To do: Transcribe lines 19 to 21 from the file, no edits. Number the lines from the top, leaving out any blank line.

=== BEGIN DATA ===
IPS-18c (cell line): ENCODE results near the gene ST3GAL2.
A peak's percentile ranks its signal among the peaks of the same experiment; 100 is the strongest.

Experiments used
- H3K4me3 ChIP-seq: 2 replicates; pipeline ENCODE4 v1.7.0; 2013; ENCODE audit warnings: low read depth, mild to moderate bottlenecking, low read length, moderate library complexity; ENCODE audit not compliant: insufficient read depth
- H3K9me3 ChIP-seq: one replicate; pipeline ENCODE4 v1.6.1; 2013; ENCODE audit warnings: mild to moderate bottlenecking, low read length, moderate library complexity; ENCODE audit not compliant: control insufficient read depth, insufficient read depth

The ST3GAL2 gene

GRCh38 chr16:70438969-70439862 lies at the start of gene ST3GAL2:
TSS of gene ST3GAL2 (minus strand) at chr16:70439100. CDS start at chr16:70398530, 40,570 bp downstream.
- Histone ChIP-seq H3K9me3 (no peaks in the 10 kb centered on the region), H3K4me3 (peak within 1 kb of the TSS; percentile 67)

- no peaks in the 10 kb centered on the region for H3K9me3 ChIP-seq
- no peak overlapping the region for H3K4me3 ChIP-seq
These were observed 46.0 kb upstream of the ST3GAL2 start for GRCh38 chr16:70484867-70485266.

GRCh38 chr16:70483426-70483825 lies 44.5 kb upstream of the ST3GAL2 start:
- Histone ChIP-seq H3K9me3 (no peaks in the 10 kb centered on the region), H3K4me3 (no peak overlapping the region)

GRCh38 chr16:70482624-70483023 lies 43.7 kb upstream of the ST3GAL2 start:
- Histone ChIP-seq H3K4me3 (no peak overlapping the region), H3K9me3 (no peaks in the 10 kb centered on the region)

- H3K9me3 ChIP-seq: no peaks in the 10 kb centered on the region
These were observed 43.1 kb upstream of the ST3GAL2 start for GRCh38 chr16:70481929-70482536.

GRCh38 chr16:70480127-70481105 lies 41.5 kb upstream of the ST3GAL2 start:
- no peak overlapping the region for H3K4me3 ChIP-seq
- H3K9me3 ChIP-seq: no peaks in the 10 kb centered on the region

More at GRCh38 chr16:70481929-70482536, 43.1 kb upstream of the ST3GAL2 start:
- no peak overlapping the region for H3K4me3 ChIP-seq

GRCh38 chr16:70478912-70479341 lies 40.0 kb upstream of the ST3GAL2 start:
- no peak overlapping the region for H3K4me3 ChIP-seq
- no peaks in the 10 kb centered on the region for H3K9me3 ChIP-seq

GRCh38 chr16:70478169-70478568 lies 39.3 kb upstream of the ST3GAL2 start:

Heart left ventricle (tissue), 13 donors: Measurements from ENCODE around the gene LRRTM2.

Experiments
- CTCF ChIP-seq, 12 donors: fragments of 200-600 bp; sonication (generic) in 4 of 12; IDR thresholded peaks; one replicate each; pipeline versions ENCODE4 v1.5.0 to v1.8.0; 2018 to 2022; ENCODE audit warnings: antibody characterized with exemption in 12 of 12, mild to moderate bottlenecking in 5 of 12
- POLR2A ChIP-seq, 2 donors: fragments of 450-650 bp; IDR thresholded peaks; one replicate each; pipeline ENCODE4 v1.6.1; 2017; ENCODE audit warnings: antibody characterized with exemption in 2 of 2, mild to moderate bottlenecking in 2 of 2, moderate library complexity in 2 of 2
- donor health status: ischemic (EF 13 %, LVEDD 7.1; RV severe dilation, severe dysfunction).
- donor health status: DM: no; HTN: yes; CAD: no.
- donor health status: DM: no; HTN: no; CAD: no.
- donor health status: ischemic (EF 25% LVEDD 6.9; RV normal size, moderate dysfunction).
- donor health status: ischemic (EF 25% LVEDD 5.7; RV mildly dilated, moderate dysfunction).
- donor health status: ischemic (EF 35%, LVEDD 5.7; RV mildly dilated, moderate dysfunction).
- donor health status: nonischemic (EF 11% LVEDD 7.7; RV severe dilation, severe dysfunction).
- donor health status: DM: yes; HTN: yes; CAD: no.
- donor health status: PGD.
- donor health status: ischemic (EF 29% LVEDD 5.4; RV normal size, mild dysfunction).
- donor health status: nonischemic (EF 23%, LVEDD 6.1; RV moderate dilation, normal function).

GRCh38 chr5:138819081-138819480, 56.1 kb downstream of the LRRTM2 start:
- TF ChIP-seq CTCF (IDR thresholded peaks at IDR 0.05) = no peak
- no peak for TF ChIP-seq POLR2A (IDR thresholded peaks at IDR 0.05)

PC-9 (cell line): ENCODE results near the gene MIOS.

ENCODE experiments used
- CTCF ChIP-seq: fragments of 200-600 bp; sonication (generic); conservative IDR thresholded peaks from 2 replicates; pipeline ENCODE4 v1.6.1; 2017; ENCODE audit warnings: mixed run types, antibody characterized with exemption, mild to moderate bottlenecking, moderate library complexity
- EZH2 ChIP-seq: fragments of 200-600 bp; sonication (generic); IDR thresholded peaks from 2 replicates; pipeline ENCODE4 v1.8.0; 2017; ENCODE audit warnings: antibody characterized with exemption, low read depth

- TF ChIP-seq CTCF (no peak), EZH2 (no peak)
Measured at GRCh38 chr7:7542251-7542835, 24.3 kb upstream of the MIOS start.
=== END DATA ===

GRCh38 chr16:70480127-70481105 lies 41.5 kb upstream of the ST3GAL2 start:
- no peak overlapping the region for H3K4me3 ChIP-seq
- H3K9me3 ChIP-seq: no peaks in the 10 kb centered on the region